“Three to four million new cases could be prevented every year by avoiding overweight and obesity,” says Isabel Mortara, Executive Director of the UICC. “Good habits start early in life, so our focus is on encouraging children to eat a healthy diet and be physically active. An estimated 22 million children under 5 are overweight today, and the problem is growing.”
Ms. Ameera Karam, President of the Board of Friends of Cancer Patients’ said, “The meanings behind this year’s slogan differ from those of previous years, representing children susceptible to cancer due to obesity. This is a problem that is spreading rapidly throughout the world, including the Gulf and the Arab world as a whole, due to unhealthy eating habits and the lack of awareness regarding this issue.”
“Everyone is responsible for the well-being of our children: parents, schools, even countries, through the implementation of the correct medical and family structures. We at Friends of Cancer Patients are fully committed to fighting unhealthy eating habits, spreading awareness in schools, and among parents and government officials to protect present and future generations from this malignant disease,” she added.
The need for the UICC campaign is underlined by Cancer- related beliefs and behaviors, a survey report releases, with new data showing how people fail to realize that the choices they make increase their risk of cancer.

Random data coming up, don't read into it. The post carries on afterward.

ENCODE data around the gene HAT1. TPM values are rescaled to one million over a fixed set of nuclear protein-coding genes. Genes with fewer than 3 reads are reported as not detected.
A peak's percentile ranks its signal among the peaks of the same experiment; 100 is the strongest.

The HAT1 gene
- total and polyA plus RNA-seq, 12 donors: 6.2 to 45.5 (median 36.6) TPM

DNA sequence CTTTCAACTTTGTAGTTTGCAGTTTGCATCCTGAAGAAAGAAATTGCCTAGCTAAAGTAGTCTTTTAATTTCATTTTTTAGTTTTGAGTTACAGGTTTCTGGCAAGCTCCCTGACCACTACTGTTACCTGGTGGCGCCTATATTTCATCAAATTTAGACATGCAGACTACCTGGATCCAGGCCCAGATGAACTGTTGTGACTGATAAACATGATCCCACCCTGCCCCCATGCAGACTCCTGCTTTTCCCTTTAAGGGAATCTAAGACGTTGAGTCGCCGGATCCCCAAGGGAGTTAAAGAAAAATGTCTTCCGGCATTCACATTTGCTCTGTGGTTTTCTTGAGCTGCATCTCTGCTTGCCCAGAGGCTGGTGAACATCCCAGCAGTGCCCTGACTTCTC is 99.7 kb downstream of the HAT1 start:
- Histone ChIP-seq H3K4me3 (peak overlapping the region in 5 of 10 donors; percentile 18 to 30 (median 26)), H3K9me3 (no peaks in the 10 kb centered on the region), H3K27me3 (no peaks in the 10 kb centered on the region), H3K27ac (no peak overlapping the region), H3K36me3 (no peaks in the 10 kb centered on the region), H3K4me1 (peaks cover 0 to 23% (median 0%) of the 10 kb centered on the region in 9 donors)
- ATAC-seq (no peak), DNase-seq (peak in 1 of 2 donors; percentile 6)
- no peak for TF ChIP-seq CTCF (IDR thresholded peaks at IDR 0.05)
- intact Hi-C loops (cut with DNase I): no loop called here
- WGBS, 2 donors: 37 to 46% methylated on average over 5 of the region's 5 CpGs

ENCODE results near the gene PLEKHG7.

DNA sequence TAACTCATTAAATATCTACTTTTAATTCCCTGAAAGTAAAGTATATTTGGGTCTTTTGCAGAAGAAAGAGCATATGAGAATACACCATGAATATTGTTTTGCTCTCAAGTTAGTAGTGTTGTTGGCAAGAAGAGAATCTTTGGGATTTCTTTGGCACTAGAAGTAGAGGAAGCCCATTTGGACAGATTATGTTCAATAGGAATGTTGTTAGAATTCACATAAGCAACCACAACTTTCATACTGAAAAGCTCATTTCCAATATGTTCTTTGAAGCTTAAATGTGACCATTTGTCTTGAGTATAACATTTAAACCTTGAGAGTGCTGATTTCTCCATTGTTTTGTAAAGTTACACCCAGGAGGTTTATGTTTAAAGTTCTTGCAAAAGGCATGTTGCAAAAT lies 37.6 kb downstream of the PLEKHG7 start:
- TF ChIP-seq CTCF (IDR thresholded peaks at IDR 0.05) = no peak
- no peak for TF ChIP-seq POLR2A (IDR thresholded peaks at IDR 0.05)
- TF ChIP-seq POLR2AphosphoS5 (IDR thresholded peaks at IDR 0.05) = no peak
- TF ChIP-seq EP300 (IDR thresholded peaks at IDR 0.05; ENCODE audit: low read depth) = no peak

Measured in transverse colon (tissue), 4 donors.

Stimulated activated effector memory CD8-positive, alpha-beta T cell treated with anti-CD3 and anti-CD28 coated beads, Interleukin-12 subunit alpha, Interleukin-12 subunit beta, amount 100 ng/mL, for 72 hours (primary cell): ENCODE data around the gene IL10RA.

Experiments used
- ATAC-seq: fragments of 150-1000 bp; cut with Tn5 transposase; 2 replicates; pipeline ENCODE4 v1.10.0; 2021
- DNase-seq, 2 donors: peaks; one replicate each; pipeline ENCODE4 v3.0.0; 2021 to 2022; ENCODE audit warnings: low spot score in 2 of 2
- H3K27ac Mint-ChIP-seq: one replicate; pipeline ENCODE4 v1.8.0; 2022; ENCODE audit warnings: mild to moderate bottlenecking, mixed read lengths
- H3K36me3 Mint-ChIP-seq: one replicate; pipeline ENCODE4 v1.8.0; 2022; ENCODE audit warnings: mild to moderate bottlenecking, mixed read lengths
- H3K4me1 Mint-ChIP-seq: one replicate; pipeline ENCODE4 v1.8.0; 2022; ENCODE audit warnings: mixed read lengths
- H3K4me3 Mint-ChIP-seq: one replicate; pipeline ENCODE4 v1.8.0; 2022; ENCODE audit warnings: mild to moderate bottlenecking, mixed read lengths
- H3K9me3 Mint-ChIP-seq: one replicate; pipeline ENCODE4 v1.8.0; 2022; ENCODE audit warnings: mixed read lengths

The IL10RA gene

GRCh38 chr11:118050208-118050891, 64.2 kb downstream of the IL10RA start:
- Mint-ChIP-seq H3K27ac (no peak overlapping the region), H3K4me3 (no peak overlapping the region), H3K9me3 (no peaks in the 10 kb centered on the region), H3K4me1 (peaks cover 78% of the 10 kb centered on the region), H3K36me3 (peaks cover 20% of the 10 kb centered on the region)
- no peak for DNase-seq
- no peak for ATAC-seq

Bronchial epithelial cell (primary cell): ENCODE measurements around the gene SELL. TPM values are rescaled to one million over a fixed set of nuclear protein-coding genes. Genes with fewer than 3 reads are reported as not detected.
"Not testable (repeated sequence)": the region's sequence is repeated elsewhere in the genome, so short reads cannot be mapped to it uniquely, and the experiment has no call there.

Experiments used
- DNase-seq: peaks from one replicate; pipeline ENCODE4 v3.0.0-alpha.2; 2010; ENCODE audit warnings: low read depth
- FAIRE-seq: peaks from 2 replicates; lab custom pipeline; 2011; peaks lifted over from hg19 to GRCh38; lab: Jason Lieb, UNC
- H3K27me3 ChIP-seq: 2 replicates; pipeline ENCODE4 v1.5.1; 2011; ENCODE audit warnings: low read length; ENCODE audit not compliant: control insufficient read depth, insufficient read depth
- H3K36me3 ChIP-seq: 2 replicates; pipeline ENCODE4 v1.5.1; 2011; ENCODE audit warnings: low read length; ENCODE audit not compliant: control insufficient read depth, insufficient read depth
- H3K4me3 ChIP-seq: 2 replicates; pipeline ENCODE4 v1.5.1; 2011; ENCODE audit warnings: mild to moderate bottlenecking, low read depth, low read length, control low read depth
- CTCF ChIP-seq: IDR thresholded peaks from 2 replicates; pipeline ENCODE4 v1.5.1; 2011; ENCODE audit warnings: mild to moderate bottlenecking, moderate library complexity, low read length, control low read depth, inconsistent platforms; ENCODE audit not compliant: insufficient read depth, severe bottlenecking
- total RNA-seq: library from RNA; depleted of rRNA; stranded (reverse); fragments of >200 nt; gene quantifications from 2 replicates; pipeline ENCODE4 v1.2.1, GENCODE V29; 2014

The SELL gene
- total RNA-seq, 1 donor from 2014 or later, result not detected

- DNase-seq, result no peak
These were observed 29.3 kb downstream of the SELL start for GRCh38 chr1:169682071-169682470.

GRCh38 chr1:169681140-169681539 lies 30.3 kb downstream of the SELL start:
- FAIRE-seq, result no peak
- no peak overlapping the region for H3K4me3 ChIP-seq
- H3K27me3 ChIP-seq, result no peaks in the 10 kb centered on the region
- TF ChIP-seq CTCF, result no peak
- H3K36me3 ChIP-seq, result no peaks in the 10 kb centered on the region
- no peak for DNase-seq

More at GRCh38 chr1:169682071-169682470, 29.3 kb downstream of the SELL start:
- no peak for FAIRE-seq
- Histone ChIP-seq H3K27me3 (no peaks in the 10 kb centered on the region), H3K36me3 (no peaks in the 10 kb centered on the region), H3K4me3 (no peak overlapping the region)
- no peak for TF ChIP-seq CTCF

For example, around 40% of people in the Americas, Australia/ New Zealand and western Asia were unaware that being overweight increases their risk of cancer, with even less awareness in other regions.
The survey is the first to provide internationally comparable data on cancer- related beliefs and behavior. The UICC worked with Gallup International affiliates in 2008 to interview over 40,000 respondents in 39 countries. The new report provides a breakdown of data for 8 UN regions.
“Overweight and obesity are part of the casual chain for many cancers,” says Professor David Hill, the president of the UICC. “This is well established in science but not adequately understood in the community. In fact, current lack of public understanding of the link between body weight and cancer probably parallels our attitudes to smoking and cancer in late 1950s.”
World Cancer Day marks the start of a yearlong campaign to encourage parents, teachers, health professionals and decision- makers around the world to promote healthy eating and physical activity among children.
“The accumulated evidence linking overweight and obesity with cancer is largely based on adult studies,” says David Hill. “But healthy lifelong habits are best established in early childhood.”
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